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Jun 20, 2012, 12.57 PM IST
From a macro perspective, Nitin Rakesh, the chief executive officer of Motilal Oswal Asset Management finds that there are a couple of things that are happening globally.
From a macro perspective, Nitin Rakesh, the chief executive officer of Motilal Oswal Asset Management finds that there are a couple of things that are happening globally. The Greek elections were a sigh of relief for the market.
He doesn’t see it as a sign of a resolution, but it’s at least a sigh of relief because you potentially have a leadership in Greece that will works towards the bailout. Secondly, he sees the G20 summit in Mexico breathing some positive life back into the markets because of the resolve that the leaders are showing.
However, he cautions that we need to wait for more specifics and see what the plan looks like. But most importantly, says Rakesh is the Fed meeting today and the clear expectation that has been built in, that they will extend some sort of quantitative support to the markets whether it is Operation Twist or something else of that nature.
“It looks like we are getting into a situation where at least for a period of time all maybe quiet at least from a global front from a negative newsflow perspective and if anything we may just get some support from policymakers,” adds Rakesh.
Below is an edited transcript of his interview to CNBC-TV18. Watch the accompanying video for more.
Q: The current performance seems to promise neither the rally that people talked about at the start of this month nor the deep correction. Would you say that for the near-term we are probably relegated to a range again for the index?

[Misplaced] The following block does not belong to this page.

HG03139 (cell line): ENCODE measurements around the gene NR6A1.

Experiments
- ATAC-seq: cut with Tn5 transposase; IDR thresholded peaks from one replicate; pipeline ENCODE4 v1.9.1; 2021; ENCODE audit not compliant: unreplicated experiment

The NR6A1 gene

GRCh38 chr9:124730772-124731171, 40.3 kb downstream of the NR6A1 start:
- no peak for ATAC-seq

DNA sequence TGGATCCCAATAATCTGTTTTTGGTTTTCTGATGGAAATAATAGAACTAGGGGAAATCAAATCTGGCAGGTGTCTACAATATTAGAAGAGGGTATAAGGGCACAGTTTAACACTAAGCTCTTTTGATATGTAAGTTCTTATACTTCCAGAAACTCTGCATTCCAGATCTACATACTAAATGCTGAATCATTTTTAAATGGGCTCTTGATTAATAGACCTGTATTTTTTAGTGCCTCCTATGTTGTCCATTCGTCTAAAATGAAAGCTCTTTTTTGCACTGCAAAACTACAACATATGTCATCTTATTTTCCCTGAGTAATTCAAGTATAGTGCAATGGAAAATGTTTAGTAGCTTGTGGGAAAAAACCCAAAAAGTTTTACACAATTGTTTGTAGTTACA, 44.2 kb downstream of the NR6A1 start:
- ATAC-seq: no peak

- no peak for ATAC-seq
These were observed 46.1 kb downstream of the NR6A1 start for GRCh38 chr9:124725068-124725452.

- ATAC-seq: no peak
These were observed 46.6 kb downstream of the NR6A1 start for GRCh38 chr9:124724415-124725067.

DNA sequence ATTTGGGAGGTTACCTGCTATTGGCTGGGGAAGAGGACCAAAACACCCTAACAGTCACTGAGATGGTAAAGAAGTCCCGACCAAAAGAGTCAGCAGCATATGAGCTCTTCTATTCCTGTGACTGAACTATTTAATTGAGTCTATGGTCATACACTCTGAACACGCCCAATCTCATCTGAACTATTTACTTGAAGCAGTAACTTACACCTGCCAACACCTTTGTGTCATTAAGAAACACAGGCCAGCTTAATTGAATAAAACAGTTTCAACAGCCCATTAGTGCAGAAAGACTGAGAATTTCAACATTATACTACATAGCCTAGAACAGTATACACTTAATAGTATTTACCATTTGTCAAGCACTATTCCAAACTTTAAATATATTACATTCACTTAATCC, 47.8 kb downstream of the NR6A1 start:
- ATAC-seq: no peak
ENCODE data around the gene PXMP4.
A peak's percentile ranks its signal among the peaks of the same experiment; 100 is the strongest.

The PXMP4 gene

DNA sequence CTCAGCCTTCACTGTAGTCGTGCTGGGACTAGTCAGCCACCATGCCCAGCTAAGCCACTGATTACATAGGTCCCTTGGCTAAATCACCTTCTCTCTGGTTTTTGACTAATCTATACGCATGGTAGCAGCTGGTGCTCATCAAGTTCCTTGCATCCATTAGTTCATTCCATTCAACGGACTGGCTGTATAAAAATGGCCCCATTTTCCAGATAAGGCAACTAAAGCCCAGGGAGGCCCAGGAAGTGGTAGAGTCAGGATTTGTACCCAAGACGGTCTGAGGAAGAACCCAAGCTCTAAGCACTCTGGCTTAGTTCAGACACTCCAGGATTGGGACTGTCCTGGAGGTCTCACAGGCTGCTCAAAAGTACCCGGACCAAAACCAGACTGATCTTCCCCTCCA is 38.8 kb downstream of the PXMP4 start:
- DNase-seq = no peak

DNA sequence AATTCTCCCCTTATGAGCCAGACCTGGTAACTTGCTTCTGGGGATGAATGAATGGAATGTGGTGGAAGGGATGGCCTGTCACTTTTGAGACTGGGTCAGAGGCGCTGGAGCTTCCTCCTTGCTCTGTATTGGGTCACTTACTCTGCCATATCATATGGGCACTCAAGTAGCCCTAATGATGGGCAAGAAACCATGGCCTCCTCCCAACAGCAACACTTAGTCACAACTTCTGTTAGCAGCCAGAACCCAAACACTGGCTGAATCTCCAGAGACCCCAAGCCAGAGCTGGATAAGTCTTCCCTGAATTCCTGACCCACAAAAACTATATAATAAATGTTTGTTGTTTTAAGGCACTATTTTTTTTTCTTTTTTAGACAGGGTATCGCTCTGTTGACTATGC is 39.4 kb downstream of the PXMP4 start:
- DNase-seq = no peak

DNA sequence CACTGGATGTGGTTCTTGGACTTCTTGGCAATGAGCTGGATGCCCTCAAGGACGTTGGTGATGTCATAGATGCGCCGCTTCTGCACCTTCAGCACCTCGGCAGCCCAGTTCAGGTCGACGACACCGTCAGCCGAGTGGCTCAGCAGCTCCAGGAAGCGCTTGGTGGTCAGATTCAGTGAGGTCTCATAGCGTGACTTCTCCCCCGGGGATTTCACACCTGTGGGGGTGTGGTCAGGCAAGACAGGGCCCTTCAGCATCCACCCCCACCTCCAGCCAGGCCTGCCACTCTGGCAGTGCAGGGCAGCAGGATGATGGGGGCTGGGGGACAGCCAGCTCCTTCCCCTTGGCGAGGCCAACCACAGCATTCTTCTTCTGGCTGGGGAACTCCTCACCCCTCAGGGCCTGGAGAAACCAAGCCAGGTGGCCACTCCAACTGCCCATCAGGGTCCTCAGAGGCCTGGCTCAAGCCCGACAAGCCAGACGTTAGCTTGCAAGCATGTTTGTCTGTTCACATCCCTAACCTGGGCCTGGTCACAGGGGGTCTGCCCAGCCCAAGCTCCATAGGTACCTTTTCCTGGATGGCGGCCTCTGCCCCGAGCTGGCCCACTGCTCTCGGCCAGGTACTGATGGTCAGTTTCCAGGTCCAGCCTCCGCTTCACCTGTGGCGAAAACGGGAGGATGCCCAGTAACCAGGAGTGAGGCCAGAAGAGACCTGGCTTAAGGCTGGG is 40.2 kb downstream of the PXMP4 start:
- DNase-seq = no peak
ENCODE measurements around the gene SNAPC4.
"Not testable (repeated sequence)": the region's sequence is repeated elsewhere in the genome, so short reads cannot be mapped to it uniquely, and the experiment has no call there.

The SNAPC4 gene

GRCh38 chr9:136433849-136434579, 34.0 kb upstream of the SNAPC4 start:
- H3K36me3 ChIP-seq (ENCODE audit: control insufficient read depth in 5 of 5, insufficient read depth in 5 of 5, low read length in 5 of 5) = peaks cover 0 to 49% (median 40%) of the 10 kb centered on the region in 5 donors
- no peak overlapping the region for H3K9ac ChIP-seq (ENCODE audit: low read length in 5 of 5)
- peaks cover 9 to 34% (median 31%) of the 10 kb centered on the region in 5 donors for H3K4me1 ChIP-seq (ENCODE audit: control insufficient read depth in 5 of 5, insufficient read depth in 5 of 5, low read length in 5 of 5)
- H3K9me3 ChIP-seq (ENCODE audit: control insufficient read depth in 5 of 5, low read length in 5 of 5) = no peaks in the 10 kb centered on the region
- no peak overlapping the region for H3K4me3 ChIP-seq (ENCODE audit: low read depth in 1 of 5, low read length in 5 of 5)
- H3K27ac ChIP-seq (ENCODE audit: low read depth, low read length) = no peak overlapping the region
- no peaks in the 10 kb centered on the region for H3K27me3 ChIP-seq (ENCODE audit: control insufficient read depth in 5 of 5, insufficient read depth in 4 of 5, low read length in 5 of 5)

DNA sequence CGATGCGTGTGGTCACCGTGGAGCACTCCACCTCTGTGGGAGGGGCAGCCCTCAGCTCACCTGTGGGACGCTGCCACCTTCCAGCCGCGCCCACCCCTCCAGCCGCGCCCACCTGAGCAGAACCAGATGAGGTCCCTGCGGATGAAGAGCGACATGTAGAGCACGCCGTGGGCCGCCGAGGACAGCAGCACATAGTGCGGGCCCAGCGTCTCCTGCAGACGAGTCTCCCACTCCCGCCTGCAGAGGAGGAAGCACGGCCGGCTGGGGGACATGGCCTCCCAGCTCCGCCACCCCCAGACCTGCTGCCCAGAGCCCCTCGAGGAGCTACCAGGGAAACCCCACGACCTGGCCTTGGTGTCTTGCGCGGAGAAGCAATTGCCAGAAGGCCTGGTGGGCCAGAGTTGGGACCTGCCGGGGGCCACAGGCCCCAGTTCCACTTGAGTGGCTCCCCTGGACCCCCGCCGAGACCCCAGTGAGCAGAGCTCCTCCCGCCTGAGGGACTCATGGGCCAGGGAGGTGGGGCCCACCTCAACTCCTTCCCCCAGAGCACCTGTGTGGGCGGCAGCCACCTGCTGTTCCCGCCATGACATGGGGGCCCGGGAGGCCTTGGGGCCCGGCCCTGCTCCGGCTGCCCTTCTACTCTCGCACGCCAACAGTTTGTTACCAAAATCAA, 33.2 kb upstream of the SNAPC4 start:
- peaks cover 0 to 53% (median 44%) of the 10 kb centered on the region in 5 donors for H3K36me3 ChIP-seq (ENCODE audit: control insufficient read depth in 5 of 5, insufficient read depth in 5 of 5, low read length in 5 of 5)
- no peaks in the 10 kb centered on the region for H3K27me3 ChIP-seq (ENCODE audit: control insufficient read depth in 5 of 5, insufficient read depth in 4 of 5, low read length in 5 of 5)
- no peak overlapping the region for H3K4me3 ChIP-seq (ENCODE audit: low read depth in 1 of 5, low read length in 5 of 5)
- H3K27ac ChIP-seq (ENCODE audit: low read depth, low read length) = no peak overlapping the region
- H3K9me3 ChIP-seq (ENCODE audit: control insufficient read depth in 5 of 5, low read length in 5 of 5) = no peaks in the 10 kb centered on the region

A: Our base case scenario at this point is that the market actually has an upward bias purely because of the three things that were pulling the market down all through last year, the commodity cycle going against India, the whole currency impact that we had and the local interest rate scenario. Two out of those three things seem to be correcting, some on their own like commodities and oil, some because obviously we have peaked on the interest rate and the monetary cycle and we may not have seen any aggressive loosening, but we have already started to see things like liquidity infusion, we have had one round of interest rate cut, CRR cuts.
So the interest rates peak is behind us and the commodity cycle’s peak is behind us. The only thing left is currency and I think slowly as oil companies either stay at these levels or drift downwards which it has been doing, it definitely is looking like the base case is a positive bias. Now whether we will break into a sharp rally, I don’t think we are expecting that either, purely because there wasn’t really an earnings breakdown.
The earnings growth had slowed down. The last three years earnings growth, CAGR has been in single digits, but there wasn’t really a breakdown on earnings. So unless one sees acceleration in earnings beyond 10-12%, I don’t think you will see market's rallying up really that fast. Yes, there will be periods of sharp rallies with corrections, but I don’t think the expectation should be that you will see an abnormal rally in the market.
Q: How do you approach a space like cement this morning? It’s the first time this has happened. An entire conglomerate has been accused of cartelization and there could be some hefty penalties.
A: Clearly an interesting situation because it’s an unprecedented type of event even though we don’t know the names of the companies but the media report suggests that almost all the major players are in there. The price action on cement companies seems to have priced in what could be the penalty amount. If there is a kneejerk reaction and for the correction I think at least our parent house view is that it’s something that we should look at although on the AMC side we have still not aggressively looked at those names.